Delegate Meshea Poore, D-Kanawha, argued that the bill was inconsistent, allowing cities to prohibit guns in places such as city halls, municipal auditoriums, and at fairs and festivals, but allowing persons with conceal carry permits to bring guns into municipal parks, pools and recreation centers where children congregate.
"I support the Second Amendment, but I also need to support the children I represent in my district," said Poore, whose district includes downtown, East End and the West Side of Charleston.
"Those closest to problems should make decisions and decide what is best for their areas," she said.
-- Despite being a tough year financially for the state, the Legislature passed several pay raise bills Saturday.
That included bills to give $1,000 pay raises to public school teachers, and 2 percent raises to school service personnel (SB391), and to increase uncompetitively low salaries for State Police forensic lab technicians by 30 percent (SB486).
However, a bill to allow county commissions to authorize 12 percent pay raises for county elected officials (SB379) was lost when the Senate refused to concur in House amendments late Saturday.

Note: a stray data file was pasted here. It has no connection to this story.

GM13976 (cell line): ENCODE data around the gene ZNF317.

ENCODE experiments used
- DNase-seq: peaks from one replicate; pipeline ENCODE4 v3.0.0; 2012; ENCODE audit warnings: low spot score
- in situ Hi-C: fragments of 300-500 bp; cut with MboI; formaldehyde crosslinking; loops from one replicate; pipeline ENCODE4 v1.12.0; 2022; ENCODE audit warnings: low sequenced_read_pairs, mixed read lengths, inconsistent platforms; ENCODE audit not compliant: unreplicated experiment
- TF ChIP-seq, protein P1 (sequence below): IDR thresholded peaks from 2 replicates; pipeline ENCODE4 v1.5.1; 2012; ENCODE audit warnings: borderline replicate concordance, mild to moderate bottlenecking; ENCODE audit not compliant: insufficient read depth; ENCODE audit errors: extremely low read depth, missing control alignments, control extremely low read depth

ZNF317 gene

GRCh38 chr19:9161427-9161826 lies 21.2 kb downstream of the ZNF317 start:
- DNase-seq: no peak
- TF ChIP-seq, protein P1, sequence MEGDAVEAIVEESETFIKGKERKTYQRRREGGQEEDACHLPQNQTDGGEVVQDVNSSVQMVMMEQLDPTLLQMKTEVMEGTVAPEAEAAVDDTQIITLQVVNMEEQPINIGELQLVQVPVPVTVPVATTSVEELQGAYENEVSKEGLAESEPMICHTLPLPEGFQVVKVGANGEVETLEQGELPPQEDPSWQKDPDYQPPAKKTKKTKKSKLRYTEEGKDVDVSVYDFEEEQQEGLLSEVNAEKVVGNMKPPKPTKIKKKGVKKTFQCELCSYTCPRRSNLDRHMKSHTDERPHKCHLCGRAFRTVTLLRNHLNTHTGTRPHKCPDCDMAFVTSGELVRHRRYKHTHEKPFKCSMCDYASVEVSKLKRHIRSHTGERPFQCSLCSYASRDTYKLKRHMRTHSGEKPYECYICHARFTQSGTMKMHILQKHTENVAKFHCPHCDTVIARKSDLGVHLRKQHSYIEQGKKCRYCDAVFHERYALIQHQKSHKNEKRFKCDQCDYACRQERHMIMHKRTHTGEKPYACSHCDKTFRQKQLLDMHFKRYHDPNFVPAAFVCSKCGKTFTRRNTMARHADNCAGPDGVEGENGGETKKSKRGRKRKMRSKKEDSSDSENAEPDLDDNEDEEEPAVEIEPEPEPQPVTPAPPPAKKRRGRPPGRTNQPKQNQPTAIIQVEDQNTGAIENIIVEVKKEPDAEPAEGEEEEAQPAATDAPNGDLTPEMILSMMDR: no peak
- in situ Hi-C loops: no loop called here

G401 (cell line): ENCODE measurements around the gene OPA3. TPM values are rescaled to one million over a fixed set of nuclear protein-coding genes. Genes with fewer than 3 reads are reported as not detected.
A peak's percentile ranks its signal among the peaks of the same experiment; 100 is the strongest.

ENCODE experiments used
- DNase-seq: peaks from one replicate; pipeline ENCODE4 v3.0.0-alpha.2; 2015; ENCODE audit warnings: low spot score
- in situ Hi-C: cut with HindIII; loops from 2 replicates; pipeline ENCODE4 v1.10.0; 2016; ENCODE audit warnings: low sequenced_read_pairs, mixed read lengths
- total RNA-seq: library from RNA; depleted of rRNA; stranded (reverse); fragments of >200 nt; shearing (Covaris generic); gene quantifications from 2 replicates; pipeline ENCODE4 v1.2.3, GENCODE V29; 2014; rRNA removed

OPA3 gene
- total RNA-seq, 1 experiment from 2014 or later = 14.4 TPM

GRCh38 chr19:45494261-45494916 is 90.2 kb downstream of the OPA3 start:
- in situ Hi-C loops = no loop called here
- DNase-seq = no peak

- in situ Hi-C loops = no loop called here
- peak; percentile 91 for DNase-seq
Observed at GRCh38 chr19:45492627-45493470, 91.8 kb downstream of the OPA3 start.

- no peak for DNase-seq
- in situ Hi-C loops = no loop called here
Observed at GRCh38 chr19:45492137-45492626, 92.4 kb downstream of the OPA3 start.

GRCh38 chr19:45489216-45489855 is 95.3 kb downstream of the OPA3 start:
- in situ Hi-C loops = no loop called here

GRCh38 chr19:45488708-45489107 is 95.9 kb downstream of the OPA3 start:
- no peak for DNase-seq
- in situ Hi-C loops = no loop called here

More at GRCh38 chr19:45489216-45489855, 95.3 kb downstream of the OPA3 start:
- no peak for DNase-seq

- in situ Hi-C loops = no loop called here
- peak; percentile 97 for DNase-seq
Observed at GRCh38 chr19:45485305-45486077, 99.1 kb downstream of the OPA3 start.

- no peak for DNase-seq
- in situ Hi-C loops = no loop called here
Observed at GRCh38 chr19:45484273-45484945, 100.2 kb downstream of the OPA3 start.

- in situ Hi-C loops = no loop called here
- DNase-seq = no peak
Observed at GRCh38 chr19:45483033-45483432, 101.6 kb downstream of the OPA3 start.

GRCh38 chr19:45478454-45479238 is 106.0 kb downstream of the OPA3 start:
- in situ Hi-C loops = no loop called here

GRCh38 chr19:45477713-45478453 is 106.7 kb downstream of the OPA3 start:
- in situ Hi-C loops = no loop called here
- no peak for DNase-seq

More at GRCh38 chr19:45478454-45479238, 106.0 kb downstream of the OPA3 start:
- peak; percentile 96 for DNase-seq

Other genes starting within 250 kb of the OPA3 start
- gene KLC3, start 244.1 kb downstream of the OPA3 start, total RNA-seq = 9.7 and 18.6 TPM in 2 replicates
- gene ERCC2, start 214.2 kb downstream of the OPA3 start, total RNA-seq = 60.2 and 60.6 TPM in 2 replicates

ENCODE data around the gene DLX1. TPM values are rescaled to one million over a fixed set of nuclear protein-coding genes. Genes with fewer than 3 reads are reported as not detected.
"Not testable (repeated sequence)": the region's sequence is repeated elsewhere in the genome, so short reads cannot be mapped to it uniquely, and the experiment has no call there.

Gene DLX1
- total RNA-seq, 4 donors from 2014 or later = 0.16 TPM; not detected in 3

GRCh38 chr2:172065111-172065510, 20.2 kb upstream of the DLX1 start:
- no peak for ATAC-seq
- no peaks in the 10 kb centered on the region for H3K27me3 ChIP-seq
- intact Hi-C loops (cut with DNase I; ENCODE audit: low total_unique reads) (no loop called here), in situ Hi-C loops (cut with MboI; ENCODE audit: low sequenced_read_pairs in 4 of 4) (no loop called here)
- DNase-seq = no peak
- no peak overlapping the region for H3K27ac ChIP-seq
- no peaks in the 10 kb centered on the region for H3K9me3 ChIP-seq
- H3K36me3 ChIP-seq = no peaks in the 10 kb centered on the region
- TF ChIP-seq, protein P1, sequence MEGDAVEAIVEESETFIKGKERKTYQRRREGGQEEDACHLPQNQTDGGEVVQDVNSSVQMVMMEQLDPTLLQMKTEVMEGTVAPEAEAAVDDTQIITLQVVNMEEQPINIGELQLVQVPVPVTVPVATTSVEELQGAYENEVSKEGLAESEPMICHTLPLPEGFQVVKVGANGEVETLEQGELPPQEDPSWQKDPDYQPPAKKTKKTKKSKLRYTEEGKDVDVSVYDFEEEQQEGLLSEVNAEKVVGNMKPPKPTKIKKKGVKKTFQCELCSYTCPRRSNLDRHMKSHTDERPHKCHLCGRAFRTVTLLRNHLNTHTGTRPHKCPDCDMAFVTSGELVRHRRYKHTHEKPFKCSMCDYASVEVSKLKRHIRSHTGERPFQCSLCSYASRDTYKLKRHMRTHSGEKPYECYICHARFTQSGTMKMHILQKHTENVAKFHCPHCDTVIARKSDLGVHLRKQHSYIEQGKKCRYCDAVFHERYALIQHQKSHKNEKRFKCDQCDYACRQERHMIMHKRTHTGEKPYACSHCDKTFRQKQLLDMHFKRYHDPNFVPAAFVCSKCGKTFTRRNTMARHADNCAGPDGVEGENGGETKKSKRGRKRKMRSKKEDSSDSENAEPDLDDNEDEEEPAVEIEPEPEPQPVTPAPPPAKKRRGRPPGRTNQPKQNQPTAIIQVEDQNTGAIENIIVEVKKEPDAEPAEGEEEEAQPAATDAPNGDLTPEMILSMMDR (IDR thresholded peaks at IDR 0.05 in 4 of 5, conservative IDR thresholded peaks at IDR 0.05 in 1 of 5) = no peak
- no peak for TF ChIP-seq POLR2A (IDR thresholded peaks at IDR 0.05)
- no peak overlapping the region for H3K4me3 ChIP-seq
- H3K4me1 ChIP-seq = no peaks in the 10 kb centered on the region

That followed a lengthy debate in the House on the bill. Delegate Patrick Lane, R-Kanawha, was among those who opposed the legislation, which would give county elected officials raises averaging $7,000, saying, "We should be focusing on raising the pay of every West Virginian."
The budget bill, which will be taken up in a House-Senate conference committee this week, includes $504 pay raises for state employees.
-- A bill to increase the state minimum wage (HB4283) passed late Saturday, when the Senate voted 20-14 to accept the House's version of the plan, to give 75-cent an hour increases next Jan. 1, and in Jan. 1, 2016. The Senate had proposed spreading out the $1.50 increase to $8.75 an hour over three years, a change requested by business lobbyists.
-- Senate President Jeff Kessler's proposal to put a portion of increased oil and natural gas severance tax collections produced by the Marcellus Shale drilling boom into a Future Fund to be used for economic development, education and workforce development, infrastructure, and tax relief (SB461) passed late Saturday. However, the House significantly amended the bill, instead directing 3 percent of all severance taxes collected to the fund if a series of positive economic triggers are met.
Sen. Brooks McCabe, D-Kanawha, said that with the current state of the economy, its unlikely any money could go into the fund prior to 2019.